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In college admissions game, not all the rules are clear

In college admissions game, not all the rules are clear

Students, guidance counselors, admissions representatives and a private admissions coach weigh in on scandal
In college admissions game, not all the rules are clear
Schenectady High School seniors Audrey Canty, Fejan Karn, Amrit Lekram and Luisa Sanchez.
Photographer: Marc Schultz/Gazette Photographer

Schenectady High School senior Luisa Sanchez applied to 13 colleges this year. She's already been accepted at St. Lawrence, Hobart and William Smith Colleges and a handful of other schools.

She's not so sure she wants to get in anywhere else; her decision is already hard enough.

“I kind of hope not,” she said Thursday when asked if there were others she wanted to get in to.

“She's hoping to be able to make a decision,” said her guidance counselor at the high school, Earl Barcomb.

As recently as her senior year, Sanchez assumed her college choices would be limited to community college or an affordable public school.

“No one else in my family went to college, so I didn't really think about it until now,” Sanchez said. “I thought community college, and then Barcomb told me I could have more options, so I went with it.”

Those options include full scholarships at the two private colleges, where she was accepted into the Higher Education Opportunity Program, and another full ride at SUNY Binghamton.

Rojan Karn, another Schenectady High School senior, applied to 15 schools; he's been accepted at RPI, RIT and SUNY Stony Brook, and as of Thursday was still waiting to hear from eight more schools.

“A lot of the schools I applied to were reach schools,” said Karn, who applied to Michigan, Columbia, NYU and Boston University, among others.

As students across the region and country await their final admissions decisions over the coming weeks, the world of high school seniors, guidance counselors and college admissions officials has been fixated on the details of an admissions scandal unveiled earlier this month. A federal indictment charging 50 people, including wealthy and famous parents, spelled out a bribery scheme used to allegedly rig the acceptance of students to a handful of elite schools including Yale, Stanford and the University of Southern California. Coaches were allegedly bribed to report prospective students as athletic recruits, granting the students an athletic advantage in admissions; they weren't legitimate recruits and some had faked athlete profiles. The private admissions consultant at the center of the scandal also allegedly payed off an SAT testing center, so he and his clients could cheat the test, sometimes flying in a specialist to target a test score.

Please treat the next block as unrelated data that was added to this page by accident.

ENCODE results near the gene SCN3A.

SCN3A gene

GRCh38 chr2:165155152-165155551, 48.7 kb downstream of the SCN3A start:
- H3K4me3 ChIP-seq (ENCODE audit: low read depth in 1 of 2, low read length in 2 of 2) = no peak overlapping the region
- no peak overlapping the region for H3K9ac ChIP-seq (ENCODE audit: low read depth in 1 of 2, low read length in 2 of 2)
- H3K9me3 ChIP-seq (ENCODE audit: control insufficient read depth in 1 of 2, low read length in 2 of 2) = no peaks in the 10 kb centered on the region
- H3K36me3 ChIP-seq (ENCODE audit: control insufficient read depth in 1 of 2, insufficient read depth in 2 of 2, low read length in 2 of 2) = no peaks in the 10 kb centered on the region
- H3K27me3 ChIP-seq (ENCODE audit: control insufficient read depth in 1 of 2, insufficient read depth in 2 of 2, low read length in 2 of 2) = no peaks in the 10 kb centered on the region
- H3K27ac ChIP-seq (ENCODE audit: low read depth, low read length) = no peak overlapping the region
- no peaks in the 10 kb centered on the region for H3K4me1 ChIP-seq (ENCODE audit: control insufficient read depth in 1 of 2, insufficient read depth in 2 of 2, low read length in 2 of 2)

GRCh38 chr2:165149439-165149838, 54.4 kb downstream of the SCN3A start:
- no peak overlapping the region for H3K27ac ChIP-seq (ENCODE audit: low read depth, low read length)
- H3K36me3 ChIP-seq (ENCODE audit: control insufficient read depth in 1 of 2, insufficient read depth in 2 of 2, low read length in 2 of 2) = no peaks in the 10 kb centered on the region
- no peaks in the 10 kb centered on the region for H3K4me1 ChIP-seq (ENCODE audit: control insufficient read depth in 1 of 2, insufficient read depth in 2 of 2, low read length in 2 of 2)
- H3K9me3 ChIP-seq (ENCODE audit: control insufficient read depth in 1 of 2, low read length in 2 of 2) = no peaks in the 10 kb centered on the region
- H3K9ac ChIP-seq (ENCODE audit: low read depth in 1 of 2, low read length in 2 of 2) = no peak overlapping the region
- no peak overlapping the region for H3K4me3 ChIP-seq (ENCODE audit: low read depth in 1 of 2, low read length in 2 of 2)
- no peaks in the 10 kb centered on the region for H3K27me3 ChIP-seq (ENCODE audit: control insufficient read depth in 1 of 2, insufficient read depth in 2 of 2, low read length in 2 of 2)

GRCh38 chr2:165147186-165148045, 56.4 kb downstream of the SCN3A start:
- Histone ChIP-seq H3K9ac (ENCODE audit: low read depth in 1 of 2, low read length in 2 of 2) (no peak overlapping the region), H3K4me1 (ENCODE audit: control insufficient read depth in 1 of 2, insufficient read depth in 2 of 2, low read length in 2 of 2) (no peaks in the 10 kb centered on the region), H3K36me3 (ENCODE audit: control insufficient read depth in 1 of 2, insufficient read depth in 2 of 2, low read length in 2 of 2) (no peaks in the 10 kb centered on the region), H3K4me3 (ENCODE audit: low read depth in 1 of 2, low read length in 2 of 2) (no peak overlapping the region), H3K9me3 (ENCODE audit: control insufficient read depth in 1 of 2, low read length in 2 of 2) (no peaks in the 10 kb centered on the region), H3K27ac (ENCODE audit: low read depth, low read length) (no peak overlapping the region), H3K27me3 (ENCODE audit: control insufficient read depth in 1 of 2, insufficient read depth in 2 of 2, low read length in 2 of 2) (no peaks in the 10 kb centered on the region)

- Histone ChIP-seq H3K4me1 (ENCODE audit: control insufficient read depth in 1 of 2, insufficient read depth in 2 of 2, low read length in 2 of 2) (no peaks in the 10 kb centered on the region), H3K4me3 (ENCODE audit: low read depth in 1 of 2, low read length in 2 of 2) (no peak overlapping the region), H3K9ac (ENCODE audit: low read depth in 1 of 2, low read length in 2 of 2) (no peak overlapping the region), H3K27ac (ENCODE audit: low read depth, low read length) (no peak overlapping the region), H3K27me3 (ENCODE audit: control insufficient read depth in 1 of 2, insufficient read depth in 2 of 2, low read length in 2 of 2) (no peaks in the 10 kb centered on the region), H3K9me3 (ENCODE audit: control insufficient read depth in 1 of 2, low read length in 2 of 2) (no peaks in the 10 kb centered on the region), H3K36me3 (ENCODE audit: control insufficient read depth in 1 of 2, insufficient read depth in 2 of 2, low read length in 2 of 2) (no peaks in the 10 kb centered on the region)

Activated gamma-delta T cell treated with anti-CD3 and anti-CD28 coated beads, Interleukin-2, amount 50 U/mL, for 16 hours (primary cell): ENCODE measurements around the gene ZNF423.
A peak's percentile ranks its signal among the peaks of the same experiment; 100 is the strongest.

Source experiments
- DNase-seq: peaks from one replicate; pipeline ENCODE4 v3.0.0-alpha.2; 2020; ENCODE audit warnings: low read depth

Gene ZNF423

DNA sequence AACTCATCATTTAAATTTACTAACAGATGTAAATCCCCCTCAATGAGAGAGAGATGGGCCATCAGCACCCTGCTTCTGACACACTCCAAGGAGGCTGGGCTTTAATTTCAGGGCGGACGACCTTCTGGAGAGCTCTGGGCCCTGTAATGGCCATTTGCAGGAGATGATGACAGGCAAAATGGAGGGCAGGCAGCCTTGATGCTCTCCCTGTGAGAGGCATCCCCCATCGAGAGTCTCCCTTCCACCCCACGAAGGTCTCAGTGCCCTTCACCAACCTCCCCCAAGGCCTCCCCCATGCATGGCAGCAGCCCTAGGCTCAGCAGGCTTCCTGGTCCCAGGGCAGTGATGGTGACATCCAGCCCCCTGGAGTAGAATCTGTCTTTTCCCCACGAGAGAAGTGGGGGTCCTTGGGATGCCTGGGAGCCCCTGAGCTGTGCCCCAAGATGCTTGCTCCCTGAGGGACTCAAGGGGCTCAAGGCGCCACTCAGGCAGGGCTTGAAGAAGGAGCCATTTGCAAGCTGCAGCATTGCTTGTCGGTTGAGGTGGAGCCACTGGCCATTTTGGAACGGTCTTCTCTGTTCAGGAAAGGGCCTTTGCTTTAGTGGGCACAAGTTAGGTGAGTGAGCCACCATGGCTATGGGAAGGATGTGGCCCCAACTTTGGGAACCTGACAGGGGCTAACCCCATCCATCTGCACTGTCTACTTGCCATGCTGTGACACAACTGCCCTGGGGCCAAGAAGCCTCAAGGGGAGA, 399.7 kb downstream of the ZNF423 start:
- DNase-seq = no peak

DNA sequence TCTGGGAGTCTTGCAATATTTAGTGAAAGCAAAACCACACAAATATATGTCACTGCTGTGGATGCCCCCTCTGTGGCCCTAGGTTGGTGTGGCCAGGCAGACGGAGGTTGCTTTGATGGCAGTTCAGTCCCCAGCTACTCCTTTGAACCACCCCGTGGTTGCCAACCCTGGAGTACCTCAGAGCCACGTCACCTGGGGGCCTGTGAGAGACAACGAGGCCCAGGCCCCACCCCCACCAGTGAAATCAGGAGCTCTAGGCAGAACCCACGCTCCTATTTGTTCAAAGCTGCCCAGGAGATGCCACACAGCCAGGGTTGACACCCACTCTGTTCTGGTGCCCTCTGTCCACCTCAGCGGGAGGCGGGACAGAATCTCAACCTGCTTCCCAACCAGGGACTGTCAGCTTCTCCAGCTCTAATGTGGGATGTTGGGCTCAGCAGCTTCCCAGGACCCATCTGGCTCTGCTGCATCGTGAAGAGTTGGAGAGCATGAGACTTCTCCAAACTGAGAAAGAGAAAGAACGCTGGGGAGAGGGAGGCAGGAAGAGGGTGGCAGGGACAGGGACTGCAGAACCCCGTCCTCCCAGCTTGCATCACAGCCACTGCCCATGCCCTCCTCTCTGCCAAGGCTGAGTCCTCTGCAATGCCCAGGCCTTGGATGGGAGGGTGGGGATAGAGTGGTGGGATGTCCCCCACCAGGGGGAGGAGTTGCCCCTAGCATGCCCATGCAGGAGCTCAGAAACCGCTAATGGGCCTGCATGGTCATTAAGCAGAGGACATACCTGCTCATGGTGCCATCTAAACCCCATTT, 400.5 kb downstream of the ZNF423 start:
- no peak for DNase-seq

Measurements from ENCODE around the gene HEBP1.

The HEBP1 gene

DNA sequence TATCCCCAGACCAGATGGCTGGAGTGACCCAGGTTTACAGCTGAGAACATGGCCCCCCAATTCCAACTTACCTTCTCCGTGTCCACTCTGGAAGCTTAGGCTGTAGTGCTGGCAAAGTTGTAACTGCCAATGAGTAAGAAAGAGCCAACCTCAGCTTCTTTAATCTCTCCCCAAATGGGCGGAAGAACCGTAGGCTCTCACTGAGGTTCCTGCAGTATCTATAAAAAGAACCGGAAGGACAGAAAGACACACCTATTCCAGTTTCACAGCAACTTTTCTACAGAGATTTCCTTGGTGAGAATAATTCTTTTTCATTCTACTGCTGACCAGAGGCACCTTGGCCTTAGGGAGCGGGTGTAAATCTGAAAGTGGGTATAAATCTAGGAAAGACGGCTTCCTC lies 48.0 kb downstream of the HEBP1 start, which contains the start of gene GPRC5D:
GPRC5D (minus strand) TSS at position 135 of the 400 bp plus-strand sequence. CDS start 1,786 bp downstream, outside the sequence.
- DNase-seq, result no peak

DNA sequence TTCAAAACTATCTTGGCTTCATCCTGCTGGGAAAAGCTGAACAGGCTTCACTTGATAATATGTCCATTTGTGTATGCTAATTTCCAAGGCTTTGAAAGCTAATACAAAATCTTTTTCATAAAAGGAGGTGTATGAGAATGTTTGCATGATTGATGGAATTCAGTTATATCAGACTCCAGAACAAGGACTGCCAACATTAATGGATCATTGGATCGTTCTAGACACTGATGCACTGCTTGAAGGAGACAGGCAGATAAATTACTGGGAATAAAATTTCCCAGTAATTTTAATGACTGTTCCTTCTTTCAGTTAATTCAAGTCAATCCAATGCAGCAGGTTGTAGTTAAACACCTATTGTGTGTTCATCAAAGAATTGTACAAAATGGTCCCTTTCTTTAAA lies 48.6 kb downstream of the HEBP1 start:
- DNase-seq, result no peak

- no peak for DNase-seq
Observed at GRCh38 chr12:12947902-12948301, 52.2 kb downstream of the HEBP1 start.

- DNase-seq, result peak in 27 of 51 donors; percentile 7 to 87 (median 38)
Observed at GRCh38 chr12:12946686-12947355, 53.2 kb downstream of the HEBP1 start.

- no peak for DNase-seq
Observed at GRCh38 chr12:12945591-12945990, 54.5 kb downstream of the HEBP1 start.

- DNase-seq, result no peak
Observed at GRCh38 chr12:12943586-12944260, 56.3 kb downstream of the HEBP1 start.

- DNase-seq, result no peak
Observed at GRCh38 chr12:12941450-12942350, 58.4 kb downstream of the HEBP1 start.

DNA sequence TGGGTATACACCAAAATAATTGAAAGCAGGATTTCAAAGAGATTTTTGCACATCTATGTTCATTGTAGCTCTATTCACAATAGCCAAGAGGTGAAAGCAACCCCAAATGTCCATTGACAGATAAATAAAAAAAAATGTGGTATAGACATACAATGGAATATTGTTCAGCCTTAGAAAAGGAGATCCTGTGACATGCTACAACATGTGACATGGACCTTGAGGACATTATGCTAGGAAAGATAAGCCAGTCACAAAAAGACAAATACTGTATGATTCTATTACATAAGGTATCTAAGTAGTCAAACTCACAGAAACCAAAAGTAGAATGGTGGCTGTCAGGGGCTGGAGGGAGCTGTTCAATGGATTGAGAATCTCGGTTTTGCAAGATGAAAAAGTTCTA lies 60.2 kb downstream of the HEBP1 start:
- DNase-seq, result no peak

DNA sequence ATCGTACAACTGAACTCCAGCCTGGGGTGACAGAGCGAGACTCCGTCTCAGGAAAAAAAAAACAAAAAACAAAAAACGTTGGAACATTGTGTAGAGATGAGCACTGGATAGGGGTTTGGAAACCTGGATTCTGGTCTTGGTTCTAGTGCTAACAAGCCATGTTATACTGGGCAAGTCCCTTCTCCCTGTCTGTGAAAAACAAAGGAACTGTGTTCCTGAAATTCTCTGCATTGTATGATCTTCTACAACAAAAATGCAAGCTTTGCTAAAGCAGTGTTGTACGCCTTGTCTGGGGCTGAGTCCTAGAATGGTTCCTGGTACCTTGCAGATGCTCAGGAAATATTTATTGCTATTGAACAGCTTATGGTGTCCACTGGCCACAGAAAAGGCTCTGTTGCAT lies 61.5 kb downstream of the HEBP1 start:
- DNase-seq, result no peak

For students waiting to hear back from colleges, or trying to move past a rejection from a dream school, news of the admissions scandal struck a nerve of unfairness. And the scandal broke loose a broader discussion about the many advantages wealthy families have in the admissions process – from paying for test tutors to flying across the country for campus visits to hiring outside consultants to shepherd them through the process.

“There are only so many spots, acceptance rates are so low, and to think there are students who have an advantage because their families can donate money or they are a legacy [scholar], it really changes the chances for everyone else,” said Audrey Canty, a Schenectady senior headed to Tufts University in the fall.

The private option

At any given time, a Schenectady High School guidance counselor has over 200 students on their caseload, Barcomb and counselor Amanda Cruz said; and in addition to offering college advice, the counselors have to help kids manage their high school schedules and progress toward graduation.

And few districts in the region have districtwide student-to-counselor ratios of less than 250 students for every guidance counselor, including primary grades, according to 2017-2018 school year data reported to the state Education Department.

This month's admissions scandal focused attention on an industry of private consultants who work with families confounded by countless college options, an opaque admissions process and tuition prices approaching $80,000 a year. Many families that can afford it have turned to private college counselors, who help walk families through every step of the admissions process, offering suggestions of schools to apply to and helping families understand the finances of college.